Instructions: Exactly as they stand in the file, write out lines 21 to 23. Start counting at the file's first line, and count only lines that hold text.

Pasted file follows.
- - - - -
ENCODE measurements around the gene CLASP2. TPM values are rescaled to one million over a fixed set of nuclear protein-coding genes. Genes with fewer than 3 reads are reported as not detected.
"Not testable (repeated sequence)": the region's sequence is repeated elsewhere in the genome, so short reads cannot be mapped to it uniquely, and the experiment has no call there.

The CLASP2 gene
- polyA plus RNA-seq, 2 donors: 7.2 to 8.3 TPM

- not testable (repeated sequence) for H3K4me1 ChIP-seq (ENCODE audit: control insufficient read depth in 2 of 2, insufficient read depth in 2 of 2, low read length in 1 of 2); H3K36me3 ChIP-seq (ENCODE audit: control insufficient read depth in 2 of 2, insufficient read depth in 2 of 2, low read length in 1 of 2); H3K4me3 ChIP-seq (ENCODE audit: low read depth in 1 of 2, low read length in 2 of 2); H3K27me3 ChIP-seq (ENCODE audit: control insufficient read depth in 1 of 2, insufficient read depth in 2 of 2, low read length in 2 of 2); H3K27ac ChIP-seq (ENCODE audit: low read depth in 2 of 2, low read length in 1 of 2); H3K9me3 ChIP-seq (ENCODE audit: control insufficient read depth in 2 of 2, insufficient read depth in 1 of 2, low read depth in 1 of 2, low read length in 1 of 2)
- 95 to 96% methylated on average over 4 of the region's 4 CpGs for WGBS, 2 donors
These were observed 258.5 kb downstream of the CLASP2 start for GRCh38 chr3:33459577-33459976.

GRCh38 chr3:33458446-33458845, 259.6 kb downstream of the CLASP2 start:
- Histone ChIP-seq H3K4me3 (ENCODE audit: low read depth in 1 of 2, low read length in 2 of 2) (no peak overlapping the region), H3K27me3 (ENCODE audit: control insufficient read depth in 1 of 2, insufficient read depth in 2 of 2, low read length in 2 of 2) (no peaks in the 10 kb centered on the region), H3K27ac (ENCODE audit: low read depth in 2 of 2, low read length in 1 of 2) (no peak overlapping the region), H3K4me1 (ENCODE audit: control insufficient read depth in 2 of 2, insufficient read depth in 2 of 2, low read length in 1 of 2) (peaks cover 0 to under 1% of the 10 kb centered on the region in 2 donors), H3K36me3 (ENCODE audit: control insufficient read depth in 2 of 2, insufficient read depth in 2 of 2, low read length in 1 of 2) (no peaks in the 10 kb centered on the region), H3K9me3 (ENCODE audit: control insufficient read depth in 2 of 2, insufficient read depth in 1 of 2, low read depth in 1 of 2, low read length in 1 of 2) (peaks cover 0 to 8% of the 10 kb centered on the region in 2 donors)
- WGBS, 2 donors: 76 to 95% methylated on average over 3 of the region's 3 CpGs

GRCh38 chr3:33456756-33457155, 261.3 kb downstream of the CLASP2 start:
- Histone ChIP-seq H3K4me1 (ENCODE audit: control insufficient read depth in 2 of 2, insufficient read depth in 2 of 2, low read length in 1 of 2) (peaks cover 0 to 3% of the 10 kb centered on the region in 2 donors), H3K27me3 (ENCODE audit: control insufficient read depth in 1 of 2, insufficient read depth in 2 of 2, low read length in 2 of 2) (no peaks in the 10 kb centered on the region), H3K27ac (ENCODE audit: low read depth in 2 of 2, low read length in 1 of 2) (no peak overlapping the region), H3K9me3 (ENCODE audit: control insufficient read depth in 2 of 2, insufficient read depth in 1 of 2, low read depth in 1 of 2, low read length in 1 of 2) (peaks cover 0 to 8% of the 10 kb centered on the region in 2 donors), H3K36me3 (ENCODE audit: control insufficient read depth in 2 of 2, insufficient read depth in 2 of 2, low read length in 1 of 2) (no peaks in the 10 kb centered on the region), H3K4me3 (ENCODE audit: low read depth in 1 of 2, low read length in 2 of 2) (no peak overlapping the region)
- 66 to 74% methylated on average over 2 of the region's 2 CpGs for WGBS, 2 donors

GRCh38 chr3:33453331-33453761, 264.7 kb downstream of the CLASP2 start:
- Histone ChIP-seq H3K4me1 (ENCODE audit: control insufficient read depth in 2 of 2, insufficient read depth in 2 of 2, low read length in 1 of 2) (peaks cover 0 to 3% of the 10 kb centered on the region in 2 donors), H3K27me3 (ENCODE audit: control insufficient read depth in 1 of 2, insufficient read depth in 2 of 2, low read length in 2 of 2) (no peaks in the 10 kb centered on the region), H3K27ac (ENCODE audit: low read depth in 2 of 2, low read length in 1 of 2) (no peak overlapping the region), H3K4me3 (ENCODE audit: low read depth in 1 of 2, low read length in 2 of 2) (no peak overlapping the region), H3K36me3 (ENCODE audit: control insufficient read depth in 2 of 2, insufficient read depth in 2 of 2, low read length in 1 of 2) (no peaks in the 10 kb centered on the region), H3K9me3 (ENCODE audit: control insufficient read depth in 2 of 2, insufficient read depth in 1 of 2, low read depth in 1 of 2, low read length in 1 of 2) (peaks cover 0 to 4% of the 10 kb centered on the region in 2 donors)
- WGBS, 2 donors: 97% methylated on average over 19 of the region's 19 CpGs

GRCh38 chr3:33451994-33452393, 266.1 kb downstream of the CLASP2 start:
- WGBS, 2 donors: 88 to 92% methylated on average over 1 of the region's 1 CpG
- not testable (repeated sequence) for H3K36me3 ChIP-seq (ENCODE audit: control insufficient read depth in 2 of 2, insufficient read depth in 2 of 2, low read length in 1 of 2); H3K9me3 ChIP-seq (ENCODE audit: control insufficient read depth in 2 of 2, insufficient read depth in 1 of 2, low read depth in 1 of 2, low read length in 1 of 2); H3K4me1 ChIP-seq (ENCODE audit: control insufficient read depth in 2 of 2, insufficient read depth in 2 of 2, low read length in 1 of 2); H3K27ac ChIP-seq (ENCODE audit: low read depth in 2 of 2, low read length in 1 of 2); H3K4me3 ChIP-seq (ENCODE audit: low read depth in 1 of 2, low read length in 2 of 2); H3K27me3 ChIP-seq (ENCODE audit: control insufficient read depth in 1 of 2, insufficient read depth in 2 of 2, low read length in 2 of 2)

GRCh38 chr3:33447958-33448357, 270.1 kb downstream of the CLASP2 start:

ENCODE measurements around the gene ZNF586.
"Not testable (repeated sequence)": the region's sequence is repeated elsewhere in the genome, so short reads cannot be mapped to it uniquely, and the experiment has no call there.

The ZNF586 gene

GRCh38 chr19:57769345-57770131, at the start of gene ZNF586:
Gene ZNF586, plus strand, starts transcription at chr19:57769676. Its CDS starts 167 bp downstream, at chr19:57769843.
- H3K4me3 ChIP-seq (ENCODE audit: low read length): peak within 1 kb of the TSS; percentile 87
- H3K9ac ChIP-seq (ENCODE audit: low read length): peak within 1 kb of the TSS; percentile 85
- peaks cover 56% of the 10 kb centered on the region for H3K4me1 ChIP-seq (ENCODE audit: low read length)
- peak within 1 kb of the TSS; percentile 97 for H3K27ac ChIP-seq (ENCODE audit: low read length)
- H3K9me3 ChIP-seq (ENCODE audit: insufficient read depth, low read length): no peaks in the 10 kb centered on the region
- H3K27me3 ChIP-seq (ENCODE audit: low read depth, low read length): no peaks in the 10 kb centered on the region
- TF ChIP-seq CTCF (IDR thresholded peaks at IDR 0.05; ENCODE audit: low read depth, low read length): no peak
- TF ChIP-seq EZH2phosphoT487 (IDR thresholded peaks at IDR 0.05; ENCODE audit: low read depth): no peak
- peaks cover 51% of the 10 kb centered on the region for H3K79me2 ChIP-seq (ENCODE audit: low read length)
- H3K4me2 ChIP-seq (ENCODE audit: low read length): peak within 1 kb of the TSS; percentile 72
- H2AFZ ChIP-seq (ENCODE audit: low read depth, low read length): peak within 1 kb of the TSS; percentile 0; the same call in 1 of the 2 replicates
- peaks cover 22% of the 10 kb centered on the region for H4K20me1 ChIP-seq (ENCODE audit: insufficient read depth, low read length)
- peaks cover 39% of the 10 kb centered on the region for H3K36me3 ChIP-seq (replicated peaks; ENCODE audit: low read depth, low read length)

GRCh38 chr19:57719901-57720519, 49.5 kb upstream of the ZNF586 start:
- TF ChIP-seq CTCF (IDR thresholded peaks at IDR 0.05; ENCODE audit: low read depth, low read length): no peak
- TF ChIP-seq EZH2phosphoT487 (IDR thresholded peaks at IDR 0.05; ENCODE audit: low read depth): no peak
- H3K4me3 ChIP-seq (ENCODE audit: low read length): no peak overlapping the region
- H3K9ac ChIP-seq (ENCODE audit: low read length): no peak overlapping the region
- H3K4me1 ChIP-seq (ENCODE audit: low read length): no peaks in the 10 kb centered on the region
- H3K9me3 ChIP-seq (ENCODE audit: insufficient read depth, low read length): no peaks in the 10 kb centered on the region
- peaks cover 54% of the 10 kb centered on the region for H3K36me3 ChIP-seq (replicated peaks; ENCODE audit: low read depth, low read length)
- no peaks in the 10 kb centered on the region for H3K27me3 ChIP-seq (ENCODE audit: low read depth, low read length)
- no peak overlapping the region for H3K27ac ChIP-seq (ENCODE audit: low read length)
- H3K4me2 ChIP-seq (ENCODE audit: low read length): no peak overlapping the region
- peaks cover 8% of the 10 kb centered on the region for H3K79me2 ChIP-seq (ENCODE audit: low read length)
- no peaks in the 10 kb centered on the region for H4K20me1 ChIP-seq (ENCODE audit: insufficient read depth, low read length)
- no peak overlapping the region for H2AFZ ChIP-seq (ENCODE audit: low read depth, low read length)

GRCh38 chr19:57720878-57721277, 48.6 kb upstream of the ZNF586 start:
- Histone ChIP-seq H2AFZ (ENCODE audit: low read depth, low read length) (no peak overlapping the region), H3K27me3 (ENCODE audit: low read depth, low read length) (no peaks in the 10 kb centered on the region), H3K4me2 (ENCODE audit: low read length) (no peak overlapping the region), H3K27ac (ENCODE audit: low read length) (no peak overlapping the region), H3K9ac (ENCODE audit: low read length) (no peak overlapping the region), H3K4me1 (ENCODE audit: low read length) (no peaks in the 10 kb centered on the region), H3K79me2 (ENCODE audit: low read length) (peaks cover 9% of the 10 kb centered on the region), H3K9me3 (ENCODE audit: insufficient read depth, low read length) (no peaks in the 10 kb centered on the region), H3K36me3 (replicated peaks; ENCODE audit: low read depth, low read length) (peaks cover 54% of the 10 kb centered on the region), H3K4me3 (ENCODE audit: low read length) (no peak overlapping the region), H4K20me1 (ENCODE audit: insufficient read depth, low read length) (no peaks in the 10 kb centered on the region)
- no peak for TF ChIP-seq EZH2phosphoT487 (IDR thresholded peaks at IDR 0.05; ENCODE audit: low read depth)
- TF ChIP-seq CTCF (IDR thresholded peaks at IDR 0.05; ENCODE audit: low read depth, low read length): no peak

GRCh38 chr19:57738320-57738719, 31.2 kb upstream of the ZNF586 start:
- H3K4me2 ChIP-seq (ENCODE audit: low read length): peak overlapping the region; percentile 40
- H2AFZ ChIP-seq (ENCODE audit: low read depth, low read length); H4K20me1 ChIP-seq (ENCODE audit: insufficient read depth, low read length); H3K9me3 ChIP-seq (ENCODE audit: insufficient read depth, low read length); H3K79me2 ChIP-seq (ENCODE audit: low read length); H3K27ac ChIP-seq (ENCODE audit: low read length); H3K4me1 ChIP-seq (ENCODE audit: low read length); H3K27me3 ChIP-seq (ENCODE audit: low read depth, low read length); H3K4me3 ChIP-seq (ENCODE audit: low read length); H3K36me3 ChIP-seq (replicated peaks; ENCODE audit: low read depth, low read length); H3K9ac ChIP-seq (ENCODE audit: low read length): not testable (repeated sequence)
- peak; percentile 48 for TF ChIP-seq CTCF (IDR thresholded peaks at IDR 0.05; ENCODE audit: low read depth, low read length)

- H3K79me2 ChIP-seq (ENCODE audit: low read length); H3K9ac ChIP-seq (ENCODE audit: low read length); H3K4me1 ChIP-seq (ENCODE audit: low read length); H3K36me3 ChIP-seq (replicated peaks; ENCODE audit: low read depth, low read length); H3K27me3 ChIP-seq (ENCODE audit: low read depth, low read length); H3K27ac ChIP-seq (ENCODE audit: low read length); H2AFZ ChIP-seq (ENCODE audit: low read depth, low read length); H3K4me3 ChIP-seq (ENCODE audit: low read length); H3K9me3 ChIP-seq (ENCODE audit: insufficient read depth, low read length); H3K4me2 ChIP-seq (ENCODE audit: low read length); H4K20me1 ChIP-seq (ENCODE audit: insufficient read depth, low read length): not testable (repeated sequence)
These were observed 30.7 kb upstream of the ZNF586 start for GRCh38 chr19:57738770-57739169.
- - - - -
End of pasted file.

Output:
ENCODE measurements around the gene ZNF586.
"Not testable (repeated sequence)": the region's sequence is repeated elsewhere in the genome, so short reads cannot be mapped to it uniquely, and the experiment has no call there.

The ZNF586 gene